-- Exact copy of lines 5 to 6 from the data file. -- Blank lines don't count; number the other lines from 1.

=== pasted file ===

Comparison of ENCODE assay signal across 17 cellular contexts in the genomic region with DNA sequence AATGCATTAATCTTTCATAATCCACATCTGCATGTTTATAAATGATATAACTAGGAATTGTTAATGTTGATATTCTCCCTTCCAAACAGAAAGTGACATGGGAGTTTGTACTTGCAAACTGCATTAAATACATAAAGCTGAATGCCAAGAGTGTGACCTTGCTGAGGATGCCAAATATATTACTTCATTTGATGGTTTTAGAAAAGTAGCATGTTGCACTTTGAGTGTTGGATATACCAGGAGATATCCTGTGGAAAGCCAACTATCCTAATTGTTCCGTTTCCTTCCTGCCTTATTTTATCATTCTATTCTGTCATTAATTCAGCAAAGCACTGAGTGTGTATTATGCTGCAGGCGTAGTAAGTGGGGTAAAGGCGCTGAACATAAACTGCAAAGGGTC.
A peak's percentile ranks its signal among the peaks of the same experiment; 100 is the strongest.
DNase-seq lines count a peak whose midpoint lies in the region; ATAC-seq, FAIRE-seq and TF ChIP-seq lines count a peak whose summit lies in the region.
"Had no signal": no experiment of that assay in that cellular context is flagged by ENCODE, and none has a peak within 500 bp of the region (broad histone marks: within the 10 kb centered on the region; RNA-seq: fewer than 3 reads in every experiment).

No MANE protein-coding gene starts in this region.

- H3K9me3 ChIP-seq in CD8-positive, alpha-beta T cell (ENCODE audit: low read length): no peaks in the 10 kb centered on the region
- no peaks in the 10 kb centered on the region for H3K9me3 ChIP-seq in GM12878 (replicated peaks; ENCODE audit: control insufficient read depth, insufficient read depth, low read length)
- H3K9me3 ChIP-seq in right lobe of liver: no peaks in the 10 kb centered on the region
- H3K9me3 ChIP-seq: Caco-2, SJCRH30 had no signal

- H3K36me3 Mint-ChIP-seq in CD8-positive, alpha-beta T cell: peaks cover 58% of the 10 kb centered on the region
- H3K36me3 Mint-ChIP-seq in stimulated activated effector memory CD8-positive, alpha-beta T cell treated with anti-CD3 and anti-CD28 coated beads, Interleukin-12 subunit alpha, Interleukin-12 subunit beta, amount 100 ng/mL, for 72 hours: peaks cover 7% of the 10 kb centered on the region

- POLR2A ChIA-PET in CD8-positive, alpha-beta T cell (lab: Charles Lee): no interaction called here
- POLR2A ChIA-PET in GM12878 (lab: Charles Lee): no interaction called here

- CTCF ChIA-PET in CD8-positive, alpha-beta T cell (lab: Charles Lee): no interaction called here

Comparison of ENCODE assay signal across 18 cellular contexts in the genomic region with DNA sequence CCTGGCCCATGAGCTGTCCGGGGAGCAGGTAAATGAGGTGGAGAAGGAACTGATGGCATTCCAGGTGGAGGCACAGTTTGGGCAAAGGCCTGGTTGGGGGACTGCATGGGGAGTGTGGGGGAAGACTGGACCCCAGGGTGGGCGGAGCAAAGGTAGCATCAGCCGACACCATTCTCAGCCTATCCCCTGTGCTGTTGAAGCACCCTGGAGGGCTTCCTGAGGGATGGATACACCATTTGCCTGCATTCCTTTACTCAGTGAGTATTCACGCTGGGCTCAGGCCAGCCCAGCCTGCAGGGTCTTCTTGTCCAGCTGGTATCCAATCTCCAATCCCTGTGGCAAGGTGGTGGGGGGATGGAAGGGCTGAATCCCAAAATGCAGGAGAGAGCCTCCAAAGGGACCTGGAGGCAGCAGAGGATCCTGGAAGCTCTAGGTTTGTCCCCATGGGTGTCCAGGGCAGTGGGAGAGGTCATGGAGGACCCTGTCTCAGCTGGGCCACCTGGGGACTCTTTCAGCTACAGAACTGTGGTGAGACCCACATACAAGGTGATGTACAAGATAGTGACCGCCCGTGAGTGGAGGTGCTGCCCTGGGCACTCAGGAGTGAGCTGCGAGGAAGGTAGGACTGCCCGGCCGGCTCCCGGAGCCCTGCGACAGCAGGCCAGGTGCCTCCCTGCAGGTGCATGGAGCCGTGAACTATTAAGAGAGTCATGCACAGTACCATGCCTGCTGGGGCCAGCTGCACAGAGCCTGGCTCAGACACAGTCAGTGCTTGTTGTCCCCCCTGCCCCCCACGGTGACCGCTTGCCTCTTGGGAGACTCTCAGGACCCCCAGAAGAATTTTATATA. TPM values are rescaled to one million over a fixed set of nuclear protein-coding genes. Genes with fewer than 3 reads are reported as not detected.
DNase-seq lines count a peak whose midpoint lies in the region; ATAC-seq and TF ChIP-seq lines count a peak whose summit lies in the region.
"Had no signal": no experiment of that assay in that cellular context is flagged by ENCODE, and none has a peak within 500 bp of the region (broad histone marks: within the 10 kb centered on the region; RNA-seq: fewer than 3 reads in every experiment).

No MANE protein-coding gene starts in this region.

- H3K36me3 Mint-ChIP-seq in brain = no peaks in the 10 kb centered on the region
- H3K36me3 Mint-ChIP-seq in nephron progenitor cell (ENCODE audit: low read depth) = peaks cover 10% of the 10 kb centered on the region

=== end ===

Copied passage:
No MANE protein-coding gene starts in this region.

- H3K9me3 ChIP-seq in CD8-positive, alpha-beta T cell (ENCODE audit: low read length): no peaks in the 10 kb centered on the region